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1 Dead, 2 Captured After Attempted Prison Break

An inmate serving life in prison for killing five people was fatally shot Thursday while trying to escape with two other inmates from a northern Michigan prison, authorities said.

Seth Privacky, 30, was killed by a corrections officer at the Kinross Correctional Facility in Kincheloe, the state Department of Corrections said. The other two inmates surrendered.

The three men overpowered a man driving a tractor-trailer at the prison, then crashed the truck through a double chain-link fence. The truck traveled about 100 yards before the men jumped out and began running, and Privacky was shot after ignoring guards' warnings to stop, prison officials said.

"It got wrapped up in the fence,'' Warden Jeffrey Woods said of the truck. "Although there's a ton of damage, the fence stopped the truck. It did its job.''

The minimum- and medium-security prison, about 275 miles north of Detroit, holds more than 1,800 prisoners and was placed on lock-down but all inmates were accounted for, Corrections Department spokesman John Cordell. Michigan State Police are investigating.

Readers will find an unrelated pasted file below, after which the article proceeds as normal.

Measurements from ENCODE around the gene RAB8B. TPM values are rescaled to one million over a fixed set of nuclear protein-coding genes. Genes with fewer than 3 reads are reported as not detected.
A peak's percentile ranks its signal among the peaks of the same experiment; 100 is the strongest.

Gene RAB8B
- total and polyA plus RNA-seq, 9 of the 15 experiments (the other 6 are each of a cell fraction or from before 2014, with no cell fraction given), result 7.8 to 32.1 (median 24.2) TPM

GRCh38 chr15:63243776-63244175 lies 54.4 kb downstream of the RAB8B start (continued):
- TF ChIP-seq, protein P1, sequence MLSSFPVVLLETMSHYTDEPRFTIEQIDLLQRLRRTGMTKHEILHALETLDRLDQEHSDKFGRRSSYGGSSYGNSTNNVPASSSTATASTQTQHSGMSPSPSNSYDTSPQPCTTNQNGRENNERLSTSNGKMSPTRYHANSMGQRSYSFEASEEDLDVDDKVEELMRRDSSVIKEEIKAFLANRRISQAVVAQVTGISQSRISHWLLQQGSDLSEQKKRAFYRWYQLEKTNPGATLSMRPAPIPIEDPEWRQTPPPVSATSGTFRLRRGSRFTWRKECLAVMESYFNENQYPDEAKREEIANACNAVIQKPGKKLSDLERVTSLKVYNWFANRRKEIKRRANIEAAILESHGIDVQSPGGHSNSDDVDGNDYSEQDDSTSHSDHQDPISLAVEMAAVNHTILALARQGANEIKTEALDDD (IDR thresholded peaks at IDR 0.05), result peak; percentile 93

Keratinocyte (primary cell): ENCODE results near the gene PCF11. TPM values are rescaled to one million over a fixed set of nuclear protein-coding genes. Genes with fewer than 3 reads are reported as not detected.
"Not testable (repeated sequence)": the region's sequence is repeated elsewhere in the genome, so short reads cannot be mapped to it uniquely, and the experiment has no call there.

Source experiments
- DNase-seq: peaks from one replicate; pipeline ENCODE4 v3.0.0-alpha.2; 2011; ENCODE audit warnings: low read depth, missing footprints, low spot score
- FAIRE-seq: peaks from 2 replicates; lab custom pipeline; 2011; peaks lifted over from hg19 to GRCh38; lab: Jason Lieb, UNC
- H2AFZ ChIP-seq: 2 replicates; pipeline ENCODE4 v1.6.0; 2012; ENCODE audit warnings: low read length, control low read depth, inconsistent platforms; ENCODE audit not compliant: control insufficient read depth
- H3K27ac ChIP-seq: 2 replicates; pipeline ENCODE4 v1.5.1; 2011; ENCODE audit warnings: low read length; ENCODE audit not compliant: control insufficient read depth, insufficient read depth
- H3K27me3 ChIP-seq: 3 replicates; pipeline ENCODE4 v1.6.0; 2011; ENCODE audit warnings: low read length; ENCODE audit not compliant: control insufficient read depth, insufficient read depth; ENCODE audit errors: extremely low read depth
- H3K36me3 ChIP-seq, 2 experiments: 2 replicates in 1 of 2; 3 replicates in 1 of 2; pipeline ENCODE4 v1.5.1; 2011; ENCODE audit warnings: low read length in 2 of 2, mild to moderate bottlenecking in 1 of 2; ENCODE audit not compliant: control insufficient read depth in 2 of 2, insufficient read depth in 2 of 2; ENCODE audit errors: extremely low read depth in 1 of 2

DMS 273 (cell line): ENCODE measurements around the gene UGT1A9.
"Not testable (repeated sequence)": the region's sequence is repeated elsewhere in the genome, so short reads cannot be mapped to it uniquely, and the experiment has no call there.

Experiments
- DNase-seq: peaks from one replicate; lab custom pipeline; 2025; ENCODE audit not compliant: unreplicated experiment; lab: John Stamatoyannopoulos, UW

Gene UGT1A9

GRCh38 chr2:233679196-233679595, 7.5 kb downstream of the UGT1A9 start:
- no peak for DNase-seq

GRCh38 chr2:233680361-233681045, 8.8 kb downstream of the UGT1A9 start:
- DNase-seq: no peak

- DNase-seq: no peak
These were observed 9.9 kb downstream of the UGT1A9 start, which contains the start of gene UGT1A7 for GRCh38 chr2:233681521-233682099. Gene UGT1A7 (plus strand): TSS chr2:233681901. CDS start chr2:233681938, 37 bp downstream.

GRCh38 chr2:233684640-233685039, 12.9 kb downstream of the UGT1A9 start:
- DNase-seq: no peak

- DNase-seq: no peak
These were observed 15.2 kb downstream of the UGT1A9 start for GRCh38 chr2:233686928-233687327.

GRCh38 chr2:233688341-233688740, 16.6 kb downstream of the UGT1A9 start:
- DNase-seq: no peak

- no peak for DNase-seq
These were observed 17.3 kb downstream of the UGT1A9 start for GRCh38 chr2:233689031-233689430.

Privacky was sentenced to life in prison without parole for a 1998 shooting spree that killed his parents, grandfather, brother and brother's girlfriend near Muskegon. At the time, prosecutors called it ``the worst mass murder in west Michigan history.''

The other inmates who tried to escape were Brian Davidson, 31, who was serving life in prison for a 2002 murder in Kent County, and Andrew Ross, 25, who was sentenced to up to 40 years for a 2003 triple slaying in Macomb County.

Both men could face charges related to the escape attempt, Cordell said.

The inmates attacked the truck driver at a food service delivery loading dock around 9:10 a.m., took his keys, then drove the truck through a the fence, which was topped with razor wire, Cordell said.

The truck driver who was attacked was treated for non-life-threatening injuries, Cordell said. No other injuries were reported at the prison.

Privacky pleaded no contest to five counts of first-degree murder in the Thanksgiving weekend 1998 deaths of John J. Privacky, 78; Stephen C. Privacky, 50; Linda Privacky, 49; Jedediah J. Privacky, 19; and April A. Boss, 19.

Authorities said the killings were triggered when Privacky's father asked him to move out. A no contest plea is not an admission of guilt but is treated as such for sentencing purposes.

(Copyright 2010 by The Associated Press. All Rights Reserved.)

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